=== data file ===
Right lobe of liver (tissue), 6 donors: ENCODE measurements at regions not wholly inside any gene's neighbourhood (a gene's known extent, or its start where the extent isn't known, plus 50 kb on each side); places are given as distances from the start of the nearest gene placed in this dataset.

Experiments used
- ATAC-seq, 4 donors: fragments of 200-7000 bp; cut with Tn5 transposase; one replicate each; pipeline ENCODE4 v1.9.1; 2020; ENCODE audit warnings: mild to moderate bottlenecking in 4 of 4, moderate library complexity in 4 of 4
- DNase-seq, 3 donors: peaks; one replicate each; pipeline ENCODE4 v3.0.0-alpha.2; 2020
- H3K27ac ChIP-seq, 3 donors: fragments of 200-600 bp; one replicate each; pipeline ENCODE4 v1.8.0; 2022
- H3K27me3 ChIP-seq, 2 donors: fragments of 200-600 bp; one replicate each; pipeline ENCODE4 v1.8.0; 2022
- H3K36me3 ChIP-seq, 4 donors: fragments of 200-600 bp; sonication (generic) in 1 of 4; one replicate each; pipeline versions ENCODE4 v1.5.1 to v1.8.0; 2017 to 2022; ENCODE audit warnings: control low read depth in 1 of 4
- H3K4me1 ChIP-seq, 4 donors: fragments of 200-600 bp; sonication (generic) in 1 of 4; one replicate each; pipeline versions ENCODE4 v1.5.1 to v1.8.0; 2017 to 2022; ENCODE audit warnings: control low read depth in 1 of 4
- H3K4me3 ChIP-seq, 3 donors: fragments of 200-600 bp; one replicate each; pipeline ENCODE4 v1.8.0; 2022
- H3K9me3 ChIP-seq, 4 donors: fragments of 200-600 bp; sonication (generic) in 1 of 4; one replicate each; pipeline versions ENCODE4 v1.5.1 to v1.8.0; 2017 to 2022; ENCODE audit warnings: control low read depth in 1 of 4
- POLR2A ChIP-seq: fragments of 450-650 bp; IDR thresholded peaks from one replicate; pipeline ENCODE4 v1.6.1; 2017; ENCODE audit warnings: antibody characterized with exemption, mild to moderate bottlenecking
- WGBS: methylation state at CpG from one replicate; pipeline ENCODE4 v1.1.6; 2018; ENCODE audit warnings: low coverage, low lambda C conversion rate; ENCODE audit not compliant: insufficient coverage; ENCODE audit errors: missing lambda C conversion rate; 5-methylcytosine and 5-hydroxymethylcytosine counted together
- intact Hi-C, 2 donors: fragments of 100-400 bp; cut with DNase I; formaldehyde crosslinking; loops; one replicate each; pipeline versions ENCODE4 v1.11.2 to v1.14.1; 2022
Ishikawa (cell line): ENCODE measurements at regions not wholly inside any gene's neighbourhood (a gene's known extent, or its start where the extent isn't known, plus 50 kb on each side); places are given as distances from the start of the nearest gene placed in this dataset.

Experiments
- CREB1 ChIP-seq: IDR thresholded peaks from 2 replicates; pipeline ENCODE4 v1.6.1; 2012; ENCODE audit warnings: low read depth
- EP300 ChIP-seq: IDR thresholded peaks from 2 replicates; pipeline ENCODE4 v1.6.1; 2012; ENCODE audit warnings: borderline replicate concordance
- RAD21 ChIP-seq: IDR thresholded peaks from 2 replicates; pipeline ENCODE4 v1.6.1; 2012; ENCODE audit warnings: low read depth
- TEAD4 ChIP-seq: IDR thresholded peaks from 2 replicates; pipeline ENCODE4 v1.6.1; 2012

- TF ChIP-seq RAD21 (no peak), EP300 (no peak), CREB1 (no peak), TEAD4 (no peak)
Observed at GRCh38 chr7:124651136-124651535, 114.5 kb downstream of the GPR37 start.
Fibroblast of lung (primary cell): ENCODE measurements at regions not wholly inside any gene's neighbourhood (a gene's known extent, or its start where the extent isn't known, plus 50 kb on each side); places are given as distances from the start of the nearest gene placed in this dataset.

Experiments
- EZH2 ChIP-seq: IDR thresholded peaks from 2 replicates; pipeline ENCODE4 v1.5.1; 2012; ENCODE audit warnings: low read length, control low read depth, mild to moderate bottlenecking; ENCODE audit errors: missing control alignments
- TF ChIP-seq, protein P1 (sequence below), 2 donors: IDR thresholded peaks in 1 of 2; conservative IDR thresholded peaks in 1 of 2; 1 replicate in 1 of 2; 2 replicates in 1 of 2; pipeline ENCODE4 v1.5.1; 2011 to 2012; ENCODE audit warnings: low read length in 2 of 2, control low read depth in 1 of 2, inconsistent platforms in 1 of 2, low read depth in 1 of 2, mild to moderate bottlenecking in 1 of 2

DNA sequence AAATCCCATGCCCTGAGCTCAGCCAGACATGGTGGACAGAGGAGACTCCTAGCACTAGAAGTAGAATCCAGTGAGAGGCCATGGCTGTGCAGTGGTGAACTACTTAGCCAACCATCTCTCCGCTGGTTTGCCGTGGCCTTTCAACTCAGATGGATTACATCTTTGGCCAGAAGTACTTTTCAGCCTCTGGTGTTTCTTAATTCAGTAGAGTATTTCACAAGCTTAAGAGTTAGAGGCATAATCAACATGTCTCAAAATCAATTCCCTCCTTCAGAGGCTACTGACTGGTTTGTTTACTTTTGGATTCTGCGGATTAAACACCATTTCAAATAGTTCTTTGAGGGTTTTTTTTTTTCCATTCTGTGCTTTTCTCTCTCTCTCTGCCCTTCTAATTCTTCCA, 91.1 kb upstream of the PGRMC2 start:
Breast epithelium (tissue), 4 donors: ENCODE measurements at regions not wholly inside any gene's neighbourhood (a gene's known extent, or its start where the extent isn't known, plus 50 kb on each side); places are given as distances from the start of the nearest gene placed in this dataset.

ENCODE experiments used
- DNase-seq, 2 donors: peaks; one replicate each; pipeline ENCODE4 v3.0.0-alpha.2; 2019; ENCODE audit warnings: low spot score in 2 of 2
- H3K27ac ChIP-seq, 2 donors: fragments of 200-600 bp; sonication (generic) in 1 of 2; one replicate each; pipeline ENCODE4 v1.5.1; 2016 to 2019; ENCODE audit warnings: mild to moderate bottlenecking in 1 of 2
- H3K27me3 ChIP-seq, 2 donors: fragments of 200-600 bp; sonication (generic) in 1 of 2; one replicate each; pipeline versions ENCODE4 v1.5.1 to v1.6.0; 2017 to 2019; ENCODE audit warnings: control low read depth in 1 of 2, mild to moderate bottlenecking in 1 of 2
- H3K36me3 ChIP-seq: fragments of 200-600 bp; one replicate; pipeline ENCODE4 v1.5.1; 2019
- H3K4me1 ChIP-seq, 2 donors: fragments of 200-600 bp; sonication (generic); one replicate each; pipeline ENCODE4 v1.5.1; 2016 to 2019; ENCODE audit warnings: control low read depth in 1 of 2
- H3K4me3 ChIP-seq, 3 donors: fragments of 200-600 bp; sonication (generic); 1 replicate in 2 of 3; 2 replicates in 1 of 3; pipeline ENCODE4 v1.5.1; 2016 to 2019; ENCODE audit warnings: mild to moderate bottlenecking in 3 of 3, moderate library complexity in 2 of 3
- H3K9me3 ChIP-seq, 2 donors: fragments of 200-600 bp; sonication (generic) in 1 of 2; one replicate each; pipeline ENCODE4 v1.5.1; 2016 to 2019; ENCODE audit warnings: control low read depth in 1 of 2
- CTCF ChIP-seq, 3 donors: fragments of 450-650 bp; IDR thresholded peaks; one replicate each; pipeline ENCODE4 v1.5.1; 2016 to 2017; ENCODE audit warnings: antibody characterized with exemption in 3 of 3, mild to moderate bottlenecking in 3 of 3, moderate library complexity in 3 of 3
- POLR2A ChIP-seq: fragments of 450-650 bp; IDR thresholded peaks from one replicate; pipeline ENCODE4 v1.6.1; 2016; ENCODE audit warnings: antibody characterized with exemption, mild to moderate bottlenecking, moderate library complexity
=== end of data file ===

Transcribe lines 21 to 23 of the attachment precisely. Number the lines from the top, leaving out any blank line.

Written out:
Observed at GRCh38 chr7:124651136-124651535, 114.5 kb downstream of the GPR37 start.
Fibroblast of lung (primary cell): ENCODE measurements at regions not wholly inside any gene's neighbourhood (a gene's known extent, or its start where the extent isn't known, plus 50 kb on each side); places are given as distances from the start of the nearest gene placed in this dataset.

Experiments